Legislation And Regulation

Although organ procurement rates experienced moderate, but steady, growth during the 1970s and early 1980s, the growth rate of the transplant waiting list was much larger. The gap between supply and demand caused patient groups to insist on a fair system of organ allocation that would provide equitable access to organs on a national level. Legislators responding to their constituents rushed to introduce bills to deal with this issue. Among the numerous legislators participating in this effort were Senators Ted Kennedy, Orin Hatch and Dan Quayle, and Representatives Dan Marriott, Edward Madigan and Henry Waxman. However, a bill introduced in 1983 by a Tennessee Democrat, Congressman Al Gore, ultimately changed the face of history with respect to organ procurement and transplantation. After several days of hearings, Congressman Gore drafted legislation in October 1983 titled the National Organ Transplant Act.1 The bill underwent numerous revisions until it was passed into law on October 19, 1984.

The National Organ Transplant Act was an amendment to the Public Health Service Act and it was a landmark statute for the transplant world. Most other federal legislation that followed has been tied to this important law. The law was divided into four parts—Titles I-IV. Title I established a task force charged with examining issues related to human organ procurement and transplantation, making an assessment of immunosuppressive medications used in transplantation, and presenting a report to the Secretary of the Department of Health and Human Services (DHHS). The task force held its first meeting in February 1985 and submitted its final report in April 1986. The task force outlined 60 recommendations in its 232-page published report.2 Table 4.1 lists several of the recommendations that directly affected OPOs.

Title II of the act dealt with organ procurement activities. Section 371 defined OPO qualifications including non-profit status, service area size, board composition and functional capabilities. Regulations regarding OPO qualifications have been revised several times, and current regulations will be addressed later in this chapter. Section 372 established the OPTN. The law provided initial funding for

Table 4.1 Task force recommendations affectingOPOs

◊ The enactment of uniform state laws for the determination of death

◊ The enactment of legislation requiring implementation of policies on organ donation and required request

◊ The development of minimum performance standards for OPOs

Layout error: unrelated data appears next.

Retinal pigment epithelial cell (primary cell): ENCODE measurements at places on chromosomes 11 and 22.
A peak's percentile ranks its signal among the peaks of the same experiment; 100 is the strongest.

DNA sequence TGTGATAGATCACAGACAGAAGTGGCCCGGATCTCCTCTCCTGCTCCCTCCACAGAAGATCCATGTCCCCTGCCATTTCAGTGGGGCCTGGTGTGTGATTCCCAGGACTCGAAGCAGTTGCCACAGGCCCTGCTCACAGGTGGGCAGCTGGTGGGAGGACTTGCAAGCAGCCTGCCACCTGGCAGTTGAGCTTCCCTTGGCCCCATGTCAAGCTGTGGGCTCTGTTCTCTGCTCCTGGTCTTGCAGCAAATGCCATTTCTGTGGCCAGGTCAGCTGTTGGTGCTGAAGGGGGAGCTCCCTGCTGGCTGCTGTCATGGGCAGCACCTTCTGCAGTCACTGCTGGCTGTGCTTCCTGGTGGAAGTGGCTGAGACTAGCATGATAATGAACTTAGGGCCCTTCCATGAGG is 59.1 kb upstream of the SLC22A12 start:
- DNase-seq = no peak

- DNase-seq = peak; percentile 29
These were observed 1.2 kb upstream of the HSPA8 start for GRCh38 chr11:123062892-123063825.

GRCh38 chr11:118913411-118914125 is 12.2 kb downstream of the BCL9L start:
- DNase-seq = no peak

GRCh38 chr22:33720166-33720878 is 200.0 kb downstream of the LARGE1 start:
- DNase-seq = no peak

◊ Public education on organ donation targeted to minority populations

◊ Incorporation of organ procurement and transplantation into the curriculum of nursing and medical schools

◊ Certification of organ procurement specialists

◊ Certification of not more than one OPO in any one service area

◊ OPO governance similar to that described for the OPTN

◊ A single national system for organ sharing establishment and operation of the OPTN and set forth its qualifications, functions and board composition. Section 373 established a scientific registry to be awarded either by grant or contract. This registry was to include information on transplant outcomes. It was intended to allow patients and professionals to evaluate the scientific and clinical status of organ transplantation on an on-going basis. It has subsequently become the primary source of information for transplant patients to evaluate organ-specific outcomes at individual transplant centers. Sech tion 375 of Title II established the Office of Organ Transplantation. This office 4 was to coordinate organ procurement activities under Title XVIII of the Social I Security Act (Medicare), conduct public education about organ donation, provide technical assistance to OPOs, and provide an annual report to Congress on the status of organ donation. The Office of Organ Transplantation was later made a permanent part of the federal government when it was designated as a division

Table 4.2. Summary of qualification requirements for OPO designation

◊ Must qualify as a nonprofit entity

◊ Must have accounting procedures sufficient to maintain fiscal stability and to obtain payments from transplant centers for organs provided

◊ Must have an agreement with the Secretary of DHHS for Medicare reimbursement

◊ Must have an appropriately defined service area

◊ Must have a director and sufficient staff to be effective in recovering organs from the OPO's service area

◊ Must have a Board of Directors with authority to recommend donation policy and which meets composition requirements defined in these regulations

◊ Must have a documented working relationship to identify potential organ donors with at least 75% of the hospitals that have organ recovery capabilities and which participate in the Medicare and Medicaid programs

◊ Must have a systematic approach to identifying potential donors and acquiring all usable organs from those potential donors